To put that another way: As the societal risk posed by cybersecurity increases, don't expect old approaches, solutions or attitudes to continue to apply - in part because everything continues to change so quickly, and many more stakeholders are now involved.
Echoing opening conference remarks Wednesday from Jeff Moss, the founder of Black Hat and Def Con, Ellis identified the never-ending increase in complexity as a significant challenge to better security (see: As Complexity Challenges Security, Is Time the Solution?).
Hacking group L0pht testified before Congress in 1998 that it could take down the internet in 30 minutes or less. Twenty years later, the group testified again, minus the 30-minute claim. "But they did say that a lot of the same issues they had talked about 20 years earlier were still present," she said. "They talked about how the complexity is only increasing … the attack surface is increasing. So the fact that we're still seeing the same issues is a real problem."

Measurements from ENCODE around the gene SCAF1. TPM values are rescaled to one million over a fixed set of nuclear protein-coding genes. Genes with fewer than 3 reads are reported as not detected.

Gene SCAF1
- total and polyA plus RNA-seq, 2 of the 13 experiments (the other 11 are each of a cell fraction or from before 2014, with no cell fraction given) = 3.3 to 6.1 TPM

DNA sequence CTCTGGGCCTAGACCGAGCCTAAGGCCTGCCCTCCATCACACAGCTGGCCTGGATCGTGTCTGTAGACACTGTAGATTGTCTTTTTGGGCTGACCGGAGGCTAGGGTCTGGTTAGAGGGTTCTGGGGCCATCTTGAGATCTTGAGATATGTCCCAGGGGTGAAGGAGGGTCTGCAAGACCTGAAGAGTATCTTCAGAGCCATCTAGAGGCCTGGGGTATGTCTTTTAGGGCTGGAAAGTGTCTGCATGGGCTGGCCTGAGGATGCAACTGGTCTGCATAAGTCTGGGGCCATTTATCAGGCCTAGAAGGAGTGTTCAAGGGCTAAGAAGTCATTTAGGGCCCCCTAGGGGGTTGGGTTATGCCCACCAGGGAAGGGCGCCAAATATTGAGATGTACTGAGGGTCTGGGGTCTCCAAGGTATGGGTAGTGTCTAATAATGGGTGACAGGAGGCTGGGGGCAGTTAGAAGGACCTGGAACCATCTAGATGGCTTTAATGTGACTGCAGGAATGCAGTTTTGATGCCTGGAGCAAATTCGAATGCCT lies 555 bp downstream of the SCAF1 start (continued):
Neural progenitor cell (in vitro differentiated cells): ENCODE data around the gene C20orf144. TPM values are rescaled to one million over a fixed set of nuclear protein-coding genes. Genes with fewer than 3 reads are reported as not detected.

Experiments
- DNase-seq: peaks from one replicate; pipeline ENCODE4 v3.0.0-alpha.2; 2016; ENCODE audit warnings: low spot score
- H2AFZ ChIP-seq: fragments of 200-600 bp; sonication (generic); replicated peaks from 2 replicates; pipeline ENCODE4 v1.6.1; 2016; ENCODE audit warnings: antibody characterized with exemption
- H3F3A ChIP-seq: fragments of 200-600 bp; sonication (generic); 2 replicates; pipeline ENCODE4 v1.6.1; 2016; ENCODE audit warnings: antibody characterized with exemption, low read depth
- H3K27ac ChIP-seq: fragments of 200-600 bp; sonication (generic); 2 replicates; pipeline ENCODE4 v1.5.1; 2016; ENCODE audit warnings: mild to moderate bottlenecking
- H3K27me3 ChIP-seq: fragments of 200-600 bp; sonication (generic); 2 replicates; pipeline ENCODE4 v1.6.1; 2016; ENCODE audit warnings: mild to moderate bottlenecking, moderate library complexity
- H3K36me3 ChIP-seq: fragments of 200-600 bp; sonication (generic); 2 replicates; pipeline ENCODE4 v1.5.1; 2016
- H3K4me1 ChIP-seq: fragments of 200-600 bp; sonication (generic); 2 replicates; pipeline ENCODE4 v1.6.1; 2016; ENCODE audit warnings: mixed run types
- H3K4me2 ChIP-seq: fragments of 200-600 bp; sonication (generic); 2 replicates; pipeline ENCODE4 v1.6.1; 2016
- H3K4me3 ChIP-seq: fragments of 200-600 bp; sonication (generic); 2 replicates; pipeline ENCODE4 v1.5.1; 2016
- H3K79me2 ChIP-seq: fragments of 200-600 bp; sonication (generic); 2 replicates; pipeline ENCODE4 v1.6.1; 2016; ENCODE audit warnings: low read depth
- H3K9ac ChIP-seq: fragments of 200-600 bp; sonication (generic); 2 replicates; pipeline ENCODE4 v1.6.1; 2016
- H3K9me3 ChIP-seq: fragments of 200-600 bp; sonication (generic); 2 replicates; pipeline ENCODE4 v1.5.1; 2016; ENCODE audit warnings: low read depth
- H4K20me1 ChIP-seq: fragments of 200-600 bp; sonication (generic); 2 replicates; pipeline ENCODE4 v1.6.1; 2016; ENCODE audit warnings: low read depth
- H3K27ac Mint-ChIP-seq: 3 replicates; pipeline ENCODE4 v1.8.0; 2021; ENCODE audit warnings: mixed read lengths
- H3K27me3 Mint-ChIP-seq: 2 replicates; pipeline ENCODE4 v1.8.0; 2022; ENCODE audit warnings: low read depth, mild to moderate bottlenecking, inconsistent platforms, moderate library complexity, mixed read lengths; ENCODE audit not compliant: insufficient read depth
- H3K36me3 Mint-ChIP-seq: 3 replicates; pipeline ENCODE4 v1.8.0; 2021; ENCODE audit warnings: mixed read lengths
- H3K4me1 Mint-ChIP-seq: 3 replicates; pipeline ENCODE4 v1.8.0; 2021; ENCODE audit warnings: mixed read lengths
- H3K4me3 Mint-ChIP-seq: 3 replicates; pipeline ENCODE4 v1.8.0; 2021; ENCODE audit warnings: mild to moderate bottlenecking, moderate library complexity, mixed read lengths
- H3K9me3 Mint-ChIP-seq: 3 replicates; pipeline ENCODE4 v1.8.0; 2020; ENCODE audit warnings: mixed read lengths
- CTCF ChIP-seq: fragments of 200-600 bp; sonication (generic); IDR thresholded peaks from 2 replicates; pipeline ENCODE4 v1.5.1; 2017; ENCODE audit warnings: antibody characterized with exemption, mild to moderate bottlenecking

In the meantime, it's up to the next generation to begin taking over from the likes of L0pht. "They're now in a position where they actually are business leaders," Ellis said. "Some of them work in the government. Some of them are retiring with the hard-earned money that they have earned through a career in security."
Ellis said she wasn't necessarily urging attendees to add to their existing workloads by joining advisory boards to help the government design better guidelines or regulations, which can sometimes drive needed change. But she said one essential step for cybersecurity professionals today is to help consumers - including their own business - understand that they can effect change, for example, by demanding things such as a software bill of materials, or SBOM, which details what components are in a software or hardware product.
"The whole point of SBOM is to say to large-scale buyers, big companies: You have buying authority. You can demand better from your vendors. The manufacturers you work with should not be exposing you to risk intentionally," Ellis said. Of course, vulnerabilities will creep into software development; it's a complex process. But when vendors choose to not proactively deal with this problem, "that's not OK," she said, and that is when the consumers of such technology need to push back and say: "No, it's not acceptable. It's not good enough."